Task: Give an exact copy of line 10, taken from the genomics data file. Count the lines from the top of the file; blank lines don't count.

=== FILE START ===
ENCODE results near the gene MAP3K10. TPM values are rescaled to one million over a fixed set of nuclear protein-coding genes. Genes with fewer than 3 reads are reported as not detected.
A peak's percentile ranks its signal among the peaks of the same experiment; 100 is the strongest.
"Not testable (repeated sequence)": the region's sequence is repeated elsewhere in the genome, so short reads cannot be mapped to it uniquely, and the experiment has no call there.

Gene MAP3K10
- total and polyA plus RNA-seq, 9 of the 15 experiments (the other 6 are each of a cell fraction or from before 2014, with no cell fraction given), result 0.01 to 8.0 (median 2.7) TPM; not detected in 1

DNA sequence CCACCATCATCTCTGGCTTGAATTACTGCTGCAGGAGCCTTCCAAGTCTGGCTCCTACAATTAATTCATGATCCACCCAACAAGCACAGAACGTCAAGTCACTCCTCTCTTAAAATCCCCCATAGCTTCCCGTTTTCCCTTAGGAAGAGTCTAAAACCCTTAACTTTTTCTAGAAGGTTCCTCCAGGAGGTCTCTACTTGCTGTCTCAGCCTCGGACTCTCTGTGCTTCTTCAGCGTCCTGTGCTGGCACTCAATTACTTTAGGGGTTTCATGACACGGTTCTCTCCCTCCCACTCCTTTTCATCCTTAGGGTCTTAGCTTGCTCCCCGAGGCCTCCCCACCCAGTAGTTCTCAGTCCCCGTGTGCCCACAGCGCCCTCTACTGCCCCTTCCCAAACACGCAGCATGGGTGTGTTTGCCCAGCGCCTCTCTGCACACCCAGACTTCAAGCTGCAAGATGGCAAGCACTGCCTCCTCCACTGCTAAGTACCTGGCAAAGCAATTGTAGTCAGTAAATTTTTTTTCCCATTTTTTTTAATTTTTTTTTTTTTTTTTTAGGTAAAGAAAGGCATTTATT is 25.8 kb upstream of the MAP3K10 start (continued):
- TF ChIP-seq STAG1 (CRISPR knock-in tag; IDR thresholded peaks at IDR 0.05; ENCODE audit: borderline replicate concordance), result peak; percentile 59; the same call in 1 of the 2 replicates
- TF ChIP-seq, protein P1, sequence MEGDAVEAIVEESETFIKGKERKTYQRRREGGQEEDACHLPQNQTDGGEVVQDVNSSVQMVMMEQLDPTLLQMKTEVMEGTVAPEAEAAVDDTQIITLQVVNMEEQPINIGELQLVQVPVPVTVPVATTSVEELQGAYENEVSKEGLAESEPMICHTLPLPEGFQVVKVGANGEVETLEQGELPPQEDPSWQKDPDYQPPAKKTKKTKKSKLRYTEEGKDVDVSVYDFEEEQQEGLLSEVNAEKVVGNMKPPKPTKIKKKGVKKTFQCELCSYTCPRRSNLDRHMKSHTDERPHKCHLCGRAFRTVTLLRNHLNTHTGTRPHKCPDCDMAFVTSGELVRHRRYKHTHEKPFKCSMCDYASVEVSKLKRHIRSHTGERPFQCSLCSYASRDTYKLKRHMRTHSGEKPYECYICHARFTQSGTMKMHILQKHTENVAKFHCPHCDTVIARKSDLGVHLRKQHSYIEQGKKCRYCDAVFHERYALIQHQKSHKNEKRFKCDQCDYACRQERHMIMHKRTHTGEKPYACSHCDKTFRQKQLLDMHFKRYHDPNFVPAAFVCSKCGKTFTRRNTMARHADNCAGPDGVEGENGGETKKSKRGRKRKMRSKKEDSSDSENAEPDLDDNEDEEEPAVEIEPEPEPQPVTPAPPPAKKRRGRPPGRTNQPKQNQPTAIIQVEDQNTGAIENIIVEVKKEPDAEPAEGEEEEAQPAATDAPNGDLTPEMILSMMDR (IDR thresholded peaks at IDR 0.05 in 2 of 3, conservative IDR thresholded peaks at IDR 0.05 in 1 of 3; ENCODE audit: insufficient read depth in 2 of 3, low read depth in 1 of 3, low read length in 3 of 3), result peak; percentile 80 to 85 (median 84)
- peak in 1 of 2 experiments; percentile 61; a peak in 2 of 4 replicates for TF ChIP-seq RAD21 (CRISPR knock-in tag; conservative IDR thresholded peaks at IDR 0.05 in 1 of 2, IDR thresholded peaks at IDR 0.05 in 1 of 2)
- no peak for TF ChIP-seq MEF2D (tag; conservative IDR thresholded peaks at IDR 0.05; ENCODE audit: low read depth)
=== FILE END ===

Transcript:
- no peak for TF ChIP-seq MEF2D (tag; conservative IDR thresholded peaks at IDR 0.05; ENCODE audit: low read depth)